Belfast's Grand Opera House celebrates past
It has seen many changes since 1895 — but the ‘Laughter, Tears and Applause’ remains the same today.
As part of the new season programme at the Grand Opera House in Belfast, the venue is hosting an exhibition celebrating its colourful history.
The exhibition recalls how the much-loved venue has survived two world wars and changing tastes in the 1950s and 1960s.
Designed by the theatrical architect Frank Matcham, the theatre was a huge success from the outset, hosting a programme of opera, drama, pantomime, comedy and musicals.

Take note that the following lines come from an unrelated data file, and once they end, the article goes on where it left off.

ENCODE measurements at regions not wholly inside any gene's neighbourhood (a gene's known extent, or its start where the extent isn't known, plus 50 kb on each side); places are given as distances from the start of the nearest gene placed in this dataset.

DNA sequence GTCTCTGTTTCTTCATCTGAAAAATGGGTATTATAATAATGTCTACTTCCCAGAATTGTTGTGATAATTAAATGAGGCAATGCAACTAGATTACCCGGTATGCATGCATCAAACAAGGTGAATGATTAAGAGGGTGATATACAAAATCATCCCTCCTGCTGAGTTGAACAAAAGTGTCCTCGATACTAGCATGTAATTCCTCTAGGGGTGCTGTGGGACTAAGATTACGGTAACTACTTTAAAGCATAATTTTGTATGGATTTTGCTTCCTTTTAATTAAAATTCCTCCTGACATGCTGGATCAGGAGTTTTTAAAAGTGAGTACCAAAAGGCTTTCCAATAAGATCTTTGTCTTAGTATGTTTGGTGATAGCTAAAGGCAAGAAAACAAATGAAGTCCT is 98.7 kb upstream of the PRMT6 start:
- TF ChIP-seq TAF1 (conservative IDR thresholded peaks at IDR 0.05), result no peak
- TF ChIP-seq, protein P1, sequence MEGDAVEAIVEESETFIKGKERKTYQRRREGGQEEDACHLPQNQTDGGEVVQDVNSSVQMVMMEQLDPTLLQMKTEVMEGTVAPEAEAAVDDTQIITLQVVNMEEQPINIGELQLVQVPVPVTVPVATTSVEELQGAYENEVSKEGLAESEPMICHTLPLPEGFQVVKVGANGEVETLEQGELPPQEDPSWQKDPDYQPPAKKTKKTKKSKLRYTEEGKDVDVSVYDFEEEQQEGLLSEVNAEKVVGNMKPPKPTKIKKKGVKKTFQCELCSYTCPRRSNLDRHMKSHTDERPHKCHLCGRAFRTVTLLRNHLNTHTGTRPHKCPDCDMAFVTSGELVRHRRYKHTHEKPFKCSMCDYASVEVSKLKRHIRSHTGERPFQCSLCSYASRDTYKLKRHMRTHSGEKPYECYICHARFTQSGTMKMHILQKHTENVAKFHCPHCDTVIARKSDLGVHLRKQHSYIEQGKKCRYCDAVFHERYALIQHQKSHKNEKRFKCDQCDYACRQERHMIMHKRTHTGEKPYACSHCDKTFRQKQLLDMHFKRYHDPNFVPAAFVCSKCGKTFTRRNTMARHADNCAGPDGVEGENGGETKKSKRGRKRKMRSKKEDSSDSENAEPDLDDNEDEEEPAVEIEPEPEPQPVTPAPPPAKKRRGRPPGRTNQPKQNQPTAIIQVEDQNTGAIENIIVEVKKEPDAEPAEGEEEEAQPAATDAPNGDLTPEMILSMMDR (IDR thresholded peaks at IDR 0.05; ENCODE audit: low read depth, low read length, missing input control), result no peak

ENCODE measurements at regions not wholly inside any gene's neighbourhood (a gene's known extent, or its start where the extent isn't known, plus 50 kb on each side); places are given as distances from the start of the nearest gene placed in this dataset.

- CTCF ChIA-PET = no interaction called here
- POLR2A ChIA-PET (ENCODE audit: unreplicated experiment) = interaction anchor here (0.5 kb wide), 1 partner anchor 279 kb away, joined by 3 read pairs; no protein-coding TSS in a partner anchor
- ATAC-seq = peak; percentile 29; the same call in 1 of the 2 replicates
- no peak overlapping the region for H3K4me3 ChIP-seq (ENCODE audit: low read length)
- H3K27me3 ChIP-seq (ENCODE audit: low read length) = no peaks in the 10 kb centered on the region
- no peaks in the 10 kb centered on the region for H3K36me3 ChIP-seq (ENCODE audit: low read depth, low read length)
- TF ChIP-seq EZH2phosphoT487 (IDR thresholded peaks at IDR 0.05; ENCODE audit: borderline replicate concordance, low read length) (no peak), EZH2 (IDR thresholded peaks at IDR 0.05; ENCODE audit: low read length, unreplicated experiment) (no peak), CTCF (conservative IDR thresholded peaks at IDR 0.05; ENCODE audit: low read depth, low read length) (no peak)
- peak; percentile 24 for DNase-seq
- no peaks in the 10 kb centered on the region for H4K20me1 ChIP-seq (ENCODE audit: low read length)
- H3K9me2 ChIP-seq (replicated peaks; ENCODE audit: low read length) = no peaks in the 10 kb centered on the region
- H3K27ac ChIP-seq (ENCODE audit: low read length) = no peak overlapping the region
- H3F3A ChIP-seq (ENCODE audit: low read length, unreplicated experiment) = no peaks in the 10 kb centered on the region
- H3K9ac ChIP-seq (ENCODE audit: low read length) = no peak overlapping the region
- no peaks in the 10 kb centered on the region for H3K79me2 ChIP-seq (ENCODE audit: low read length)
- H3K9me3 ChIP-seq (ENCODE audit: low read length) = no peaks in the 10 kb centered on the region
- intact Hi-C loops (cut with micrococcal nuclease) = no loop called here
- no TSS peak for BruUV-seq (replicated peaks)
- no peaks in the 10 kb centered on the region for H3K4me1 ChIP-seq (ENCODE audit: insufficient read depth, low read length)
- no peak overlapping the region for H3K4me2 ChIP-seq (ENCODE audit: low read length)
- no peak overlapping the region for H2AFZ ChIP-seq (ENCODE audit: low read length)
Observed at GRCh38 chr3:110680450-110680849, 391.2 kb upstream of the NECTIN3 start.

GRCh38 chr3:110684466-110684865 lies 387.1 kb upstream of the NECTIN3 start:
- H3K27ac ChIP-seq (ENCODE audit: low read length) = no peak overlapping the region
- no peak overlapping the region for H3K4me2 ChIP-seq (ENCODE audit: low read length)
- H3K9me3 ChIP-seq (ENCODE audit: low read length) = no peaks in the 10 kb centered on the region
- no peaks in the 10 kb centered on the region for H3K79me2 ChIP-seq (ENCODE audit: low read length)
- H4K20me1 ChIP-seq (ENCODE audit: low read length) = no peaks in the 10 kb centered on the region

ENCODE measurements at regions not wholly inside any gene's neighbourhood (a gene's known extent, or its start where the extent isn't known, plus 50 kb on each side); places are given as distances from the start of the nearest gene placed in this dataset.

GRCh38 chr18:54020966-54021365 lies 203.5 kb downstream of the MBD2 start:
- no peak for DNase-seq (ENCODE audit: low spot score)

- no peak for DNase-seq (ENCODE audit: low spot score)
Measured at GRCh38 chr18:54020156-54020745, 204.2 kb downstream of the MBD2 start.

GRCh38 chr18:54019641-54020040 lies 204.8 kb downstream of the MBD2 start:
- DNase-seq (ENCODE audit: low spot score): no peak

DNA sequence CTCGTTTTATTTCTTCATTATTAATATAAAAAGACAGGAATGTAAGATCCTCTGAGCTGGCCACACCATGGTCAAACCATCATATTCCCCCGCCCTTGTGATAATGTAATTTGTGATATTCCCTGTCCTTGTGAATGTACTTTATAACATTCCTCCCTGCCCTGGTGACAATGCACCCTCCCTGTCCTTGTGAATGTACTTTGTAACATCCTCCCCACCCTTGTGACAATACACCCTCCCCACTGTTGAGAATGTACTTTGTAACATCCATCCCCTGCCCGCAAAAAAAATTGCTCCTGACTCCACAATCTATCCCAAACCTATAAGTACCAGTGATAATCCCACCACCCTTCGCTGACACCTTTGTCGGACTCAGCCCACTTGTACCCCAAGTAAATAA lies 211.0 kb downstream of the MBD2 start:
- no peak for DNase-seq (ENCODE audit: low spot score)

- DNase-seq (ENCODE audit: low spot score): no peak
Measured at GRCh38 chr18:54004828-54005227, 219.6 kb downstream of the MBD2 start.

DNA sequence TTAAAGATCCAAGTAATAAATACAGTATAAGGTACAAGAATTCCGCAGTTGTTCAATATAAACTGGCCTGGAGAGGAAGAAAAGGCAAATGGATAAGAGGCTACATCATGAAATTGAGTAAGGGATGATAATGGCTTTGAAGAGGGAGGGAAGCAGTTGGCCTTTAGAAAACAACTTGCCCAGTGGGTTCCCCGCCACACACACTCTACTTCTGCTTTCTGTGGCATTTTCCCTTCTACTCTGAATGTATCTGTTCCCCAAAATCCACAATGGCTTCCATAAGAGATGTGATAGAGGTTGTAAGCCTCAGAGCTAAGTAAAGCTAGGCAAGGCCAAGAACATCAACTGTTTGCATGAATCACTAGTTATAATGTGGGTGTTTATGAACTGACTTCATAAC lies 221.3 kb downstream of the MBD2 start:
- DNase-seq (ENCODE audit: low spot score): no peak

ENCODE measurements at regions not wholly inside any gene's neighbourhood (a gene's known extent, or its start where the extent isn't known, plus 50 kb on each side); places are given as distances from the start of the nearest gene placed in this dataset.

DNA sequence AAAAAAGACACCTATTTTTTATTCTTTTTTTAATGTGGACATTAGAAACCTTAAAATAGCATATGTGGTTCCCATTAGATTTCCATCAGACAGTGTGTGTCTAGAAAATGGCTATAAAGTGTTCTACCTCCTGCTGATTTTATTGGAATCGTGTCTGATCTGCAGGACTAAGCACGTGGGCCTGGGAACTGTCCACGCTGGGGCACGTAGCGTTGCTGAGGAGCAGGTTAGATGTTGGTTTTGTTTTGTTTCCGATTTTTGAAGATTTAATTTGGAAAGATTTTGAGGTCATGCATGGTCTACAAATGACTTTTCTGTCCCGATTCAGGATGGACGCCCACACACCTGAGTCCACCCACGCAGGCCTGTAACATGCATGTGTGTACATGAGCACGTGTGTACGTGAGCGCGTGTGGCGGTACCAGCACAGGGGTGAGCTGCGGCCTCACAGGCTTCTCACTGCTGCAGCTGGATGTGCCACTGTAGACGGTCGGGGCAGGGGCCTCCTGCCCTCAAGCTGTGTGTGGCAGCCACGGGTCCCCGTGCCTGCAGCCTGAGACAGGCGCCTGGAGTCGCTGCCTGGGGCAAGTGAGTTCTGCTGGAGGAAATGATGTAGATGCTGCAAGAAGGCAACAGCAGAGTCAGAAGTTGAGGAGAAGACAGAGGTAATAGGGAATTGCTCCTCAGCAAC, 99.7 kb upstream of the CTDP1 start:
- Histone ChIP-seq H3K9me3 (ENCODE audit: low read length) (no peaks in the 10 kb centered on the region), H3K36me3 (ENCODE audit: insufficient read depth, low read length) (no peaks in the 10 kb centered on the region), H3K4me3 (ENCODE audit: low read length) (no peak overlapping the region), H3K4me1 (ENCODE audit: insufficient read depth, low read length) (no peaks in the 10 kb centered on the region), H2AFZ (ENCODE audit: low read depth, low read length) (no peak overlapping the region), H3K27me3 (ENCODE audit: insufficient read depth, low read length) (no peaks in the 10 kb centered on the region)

By the 1920s and 1930s, variety events dominated the schedule, and during the Second World War, the venue became a repertory theatre.
With the introduction of television in the 1950s, the theatre suffered significantly and in 1972 the shutters came down.
From a derelict theatre in the 1970s it went on to become the first listed building in Belfast. The 1980s heralded a new beginning for the theatre, which culminated in a £10m extension in 2006.
Among the items on display are old posters and ticket stubs, as well as photographs of the building as it was back in 1895.
The exhibition also includes a Hall of Fame, showing many of the known and unknown performers who have played there.